“I posed myself two goals: One, the moral position: to look without mystifying, to try to make a portrait of us, of us then, as honestly as possible. [It was] didactic, precisely because the effort I made was to achieve understanding of events in which I had been immersed, by which I had been shaken. It was the exploration not only of historic facts, but really of attitudes, of behavior that that certain atmosphere, that that certain historical situation had determined. The other goal was to break the industrial structures of those years, to be able to conquer the liberty to experiment without conditions. Once those two goals are achieved, you find the problem of style already resolved, automatically. When you give up pretending, manipulating, you already have an image, a language, a style. When, to kill the industrial structures of cinema, you leave the sound stage and shoot on the street like someone who lives and belongs there, you discover as a result that you possess a style. The language, the style of neo-realism are here: it’s the result of a moral position, of looking critically at the obvious.”

Tag Gallagher2

 

“You look at the opening sequence of Ladri di biciclette (1948) or Roma città aperta (1945) and you can see all of these things. The dialogue, the discussions, the critique, it is all there. The fact that it is presented doesn’t mean that everything is accepted. There’s a sort of analytic power at work which is open to the very messy, protean possibilities of the real. Some of my favourite stuff is from television of the 1960s: you watch it and there’s just this obsession with the insignificant. Now everything means something. It’s so tame, everything is ‘meaningful’. It’s that disenchantment with the real that I’m talking about, with it’s subversive, protean possibilities.”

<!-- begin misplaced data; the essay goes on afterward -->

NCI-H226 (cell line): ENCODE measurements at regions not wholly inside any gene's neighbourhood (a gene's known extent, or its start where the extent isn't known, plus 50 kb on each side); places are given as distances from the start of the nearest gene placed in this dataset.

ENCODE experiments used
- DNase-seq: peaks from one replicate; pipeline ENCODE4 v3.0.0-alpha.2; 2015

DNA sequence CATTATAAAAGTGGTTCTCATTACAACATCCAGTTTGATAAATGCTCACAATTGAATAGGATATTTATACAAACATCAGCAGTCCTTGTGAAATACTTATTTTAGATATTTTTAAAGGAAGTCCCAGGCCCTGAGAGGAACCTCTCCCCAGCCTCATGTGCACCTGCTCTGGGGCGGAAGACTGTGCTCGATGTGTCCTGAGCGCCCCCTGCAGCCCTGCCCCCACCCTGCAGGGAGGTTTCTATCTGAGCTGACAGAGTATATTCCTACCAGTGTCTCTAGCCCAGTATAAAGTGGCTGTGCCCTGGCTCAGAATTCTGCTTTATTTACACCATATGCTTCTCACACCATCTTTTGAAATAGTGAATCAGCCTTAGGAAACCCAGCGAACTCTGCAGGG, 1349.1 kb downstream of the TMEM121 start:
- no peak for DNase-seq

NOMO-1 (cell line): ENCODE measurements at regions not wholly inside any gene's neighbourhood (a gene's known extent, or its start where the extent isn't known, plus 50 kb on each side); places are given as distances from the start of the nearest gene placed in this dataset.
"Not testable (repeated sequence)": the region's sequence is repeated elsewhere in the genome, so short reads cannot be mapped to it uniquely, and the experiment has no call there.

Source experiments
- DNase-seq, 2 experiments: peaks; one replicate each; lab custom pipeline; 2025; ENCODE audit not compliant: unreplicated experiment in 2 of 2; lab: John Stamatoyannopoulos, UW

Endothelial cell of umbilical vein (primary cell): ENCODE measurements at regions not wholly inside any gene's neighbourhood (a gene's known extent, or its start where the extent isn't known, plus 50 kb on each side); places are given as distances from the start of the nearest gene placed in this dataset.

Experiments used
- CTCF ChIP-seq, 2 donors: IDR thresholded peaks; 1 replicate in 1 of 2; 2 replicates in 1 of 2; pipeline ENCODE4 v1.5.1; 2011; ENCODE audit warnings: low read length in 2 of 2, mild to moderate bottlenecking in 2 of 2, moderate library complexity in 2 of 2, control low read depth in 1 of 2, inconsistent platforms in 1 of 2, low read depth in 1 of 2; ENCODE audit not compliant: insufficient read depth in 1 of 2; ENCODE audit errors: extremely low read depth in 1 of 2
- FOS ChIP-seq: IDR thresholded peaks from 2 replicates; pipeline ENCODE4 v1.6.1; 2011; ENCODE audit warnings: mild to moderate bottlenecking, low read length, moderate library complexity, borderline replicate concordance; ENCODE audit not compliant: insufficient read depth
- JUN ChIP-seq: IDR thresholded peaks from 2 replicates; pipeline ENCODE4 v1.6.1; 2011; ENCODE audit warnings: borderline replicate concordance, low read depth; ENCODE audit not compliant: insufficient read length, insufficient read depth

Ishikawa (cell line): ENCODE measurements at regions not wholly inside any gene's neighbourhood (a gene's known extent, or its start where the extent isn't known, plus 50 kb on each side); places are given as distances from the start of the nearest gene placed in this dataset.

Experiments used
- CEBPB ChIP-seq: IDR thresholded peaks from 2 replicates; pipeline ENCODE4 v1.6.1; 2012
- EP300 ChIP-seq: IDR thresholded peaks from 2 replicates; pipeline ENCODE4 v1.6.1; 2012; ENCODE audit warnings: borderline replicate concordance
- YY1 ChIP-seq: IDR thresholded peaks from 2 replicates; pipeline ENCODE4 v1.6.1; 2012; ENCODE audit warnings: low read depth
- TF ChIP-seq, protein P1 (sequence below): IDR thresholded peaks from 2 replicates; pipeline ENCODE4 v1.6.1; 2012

John Akomfrah3

 

Roma città aperta is een van de grote momenten van doorbraak van het neorealisme in het naoorlogse Italië. Doorbraak van wat? Vijfentwintig jaar lang was er fascistische verstarring en inteelt, hoogtij van enkele genres die een volledig vertekend beeld gaven van de werkelijkheid, of beter nog, die juist elke dialoog met de werkelijkheid overbodig achtten. Deze volledig zelfstandig geworden schema’s van komedies en drama’s worden in een grandioos gebaar van bevrijding weggeschoven. Plots is het de werkelijkheid zelf die zichtbaar wordt.”

Dirk Lauwaert4

 

“Rond de Stunde Null is er iets veranderd in de cinema. Het nieuwe realisme was geen beter realisme omdat het, afgemeten aan wat eraan voorafging, de afstand tussen realiteit en kunst zo spectaculair verkleinde. De handeling van Rossellini’s Roma, città aperta en Germania anno zero trekt aan alle gekende touwtjes van de verhalende cinema. Ook hun hedendaagse verhaallijnen lopen achter op hun tijd. Het schijnbaar openhartige slot van Paisà, de koude zinloosheid van de oorlog die alle individuele inspanningen opslokt, wordt iets minder zinloos wanneer we bedenken dat het fascisme intussen verslagen was, dat de chaos bijna terug in evenwicht was toen Rossellini de film draaide. De film wendt de mislukking voor. Of juister: speelt de mislukking na.”

Frieda Grafe5

Wed 14 Jul 2021, 19:00
CINEMATEK, Brussels
PART OF
FILM
Roma città aperta
Rome, Open City
,
,
103’

During the Nazi occupation of Rome in 1944, the Resistance leader, Giorgio Manfredi, is chased by the Nazis as he seeks refuge and a way to escape.